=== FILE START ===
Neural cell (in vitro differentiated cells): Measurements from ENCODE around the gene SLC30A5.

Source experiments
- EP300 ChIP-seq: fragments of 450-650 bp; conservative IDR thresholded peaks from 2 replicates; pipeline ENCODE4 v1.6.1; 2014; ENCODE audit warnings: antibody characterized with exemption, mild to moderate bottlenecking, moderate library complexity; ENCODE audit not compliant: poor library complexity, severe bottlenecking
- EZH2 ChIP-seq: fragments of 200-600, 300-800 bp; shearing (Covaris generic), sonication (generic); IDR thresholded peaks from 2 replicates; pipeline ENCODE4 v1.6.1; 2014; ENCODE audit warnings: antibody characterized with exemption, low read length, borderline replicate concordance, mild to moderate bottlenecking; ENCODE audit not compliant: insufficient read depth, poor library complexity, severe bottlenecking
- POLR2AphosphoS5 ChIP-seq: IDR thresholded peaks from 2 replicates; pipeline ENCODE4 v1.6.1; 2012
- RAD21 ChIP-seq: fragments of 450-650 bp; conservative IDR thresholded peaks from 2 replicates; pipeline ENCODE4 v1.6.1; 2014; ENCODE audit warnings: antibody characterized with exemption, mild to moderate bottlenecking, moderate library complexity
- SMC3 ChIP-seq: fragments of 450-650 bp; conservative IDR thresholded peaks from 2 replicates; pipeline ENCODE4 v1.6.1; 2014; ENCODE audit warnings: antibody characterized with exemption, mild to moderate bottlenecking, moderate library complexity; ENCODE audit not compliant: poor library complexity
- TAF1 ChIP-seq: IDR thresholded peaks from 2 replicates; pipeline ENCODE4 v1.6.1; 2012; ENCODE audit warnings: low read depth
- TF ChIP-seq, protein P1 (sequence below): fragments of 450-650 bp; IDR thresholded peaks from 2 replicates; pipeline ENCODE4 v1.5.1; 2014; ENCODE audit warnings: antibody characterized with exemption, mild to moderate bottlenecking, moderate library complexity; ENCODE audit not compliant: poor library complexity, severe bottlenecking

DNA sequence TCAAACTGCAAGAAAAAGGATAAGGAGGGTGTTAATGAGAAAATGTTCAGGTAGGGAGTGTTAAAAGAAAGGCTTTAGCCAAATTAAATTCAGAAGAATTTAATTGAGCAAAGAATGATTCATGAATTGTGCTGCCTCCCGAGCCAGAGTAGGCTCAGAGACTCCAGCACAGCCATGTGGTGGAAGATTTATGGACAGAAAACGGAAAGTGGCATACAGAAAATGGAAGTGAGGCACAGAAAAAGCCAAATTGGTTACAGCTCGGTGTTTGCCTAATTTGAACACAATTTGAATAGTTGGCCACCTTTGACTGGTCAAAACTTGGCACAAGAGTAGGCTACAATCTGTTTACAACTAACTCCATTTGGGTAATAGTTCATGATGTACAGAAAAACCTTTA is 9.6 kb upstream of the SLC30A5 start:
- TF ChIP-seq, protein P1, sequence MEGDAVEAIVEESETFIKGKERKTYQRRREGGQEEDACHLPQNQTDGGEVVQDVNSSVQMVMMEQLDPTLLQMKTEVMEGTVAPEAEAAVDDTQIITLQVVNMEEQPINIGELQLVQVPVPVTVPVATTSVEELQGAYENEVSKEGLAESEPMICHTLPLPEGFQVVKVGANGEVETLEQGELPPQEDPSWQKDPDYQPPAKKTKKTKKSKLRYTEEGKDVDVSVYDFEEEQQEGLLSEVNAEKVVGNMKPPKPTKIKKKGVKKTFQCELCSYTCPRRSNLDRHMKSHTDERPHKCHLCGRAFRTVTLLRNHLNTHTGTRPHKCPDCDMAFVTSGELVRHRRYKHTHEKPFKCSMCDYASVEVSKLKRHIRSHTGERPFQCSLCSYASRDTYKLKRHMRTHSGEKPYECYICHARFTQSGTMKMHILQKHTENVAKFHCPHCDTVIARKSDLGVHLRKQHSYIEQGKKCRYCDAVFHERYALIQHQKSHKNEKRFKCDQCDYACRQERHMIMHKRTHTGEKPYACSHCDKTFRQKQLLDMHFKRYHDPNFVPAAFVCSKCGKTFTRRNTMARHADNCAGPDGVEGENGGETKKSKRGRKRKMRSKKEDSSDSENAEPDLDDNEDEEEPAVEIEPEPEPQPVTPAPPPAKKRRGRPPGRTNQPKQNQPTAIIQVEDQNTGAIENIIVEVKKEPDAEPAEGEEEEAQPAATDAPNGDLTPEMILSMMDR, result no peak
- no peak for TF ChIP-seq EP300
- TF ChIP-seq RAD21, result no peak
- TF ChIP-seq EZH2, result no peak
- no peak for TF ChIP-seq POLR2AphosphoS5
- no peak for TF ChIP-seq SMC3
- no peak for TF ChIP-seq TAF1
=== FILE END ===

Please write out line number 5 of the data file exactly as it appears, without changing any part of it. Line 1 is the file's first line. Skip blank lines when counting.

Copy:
- POLR2AphosphoS5 ChIP-seq: IDR thresholded peaks from 2 replicates; pipeline ENCODE4 v1.6.1; 2012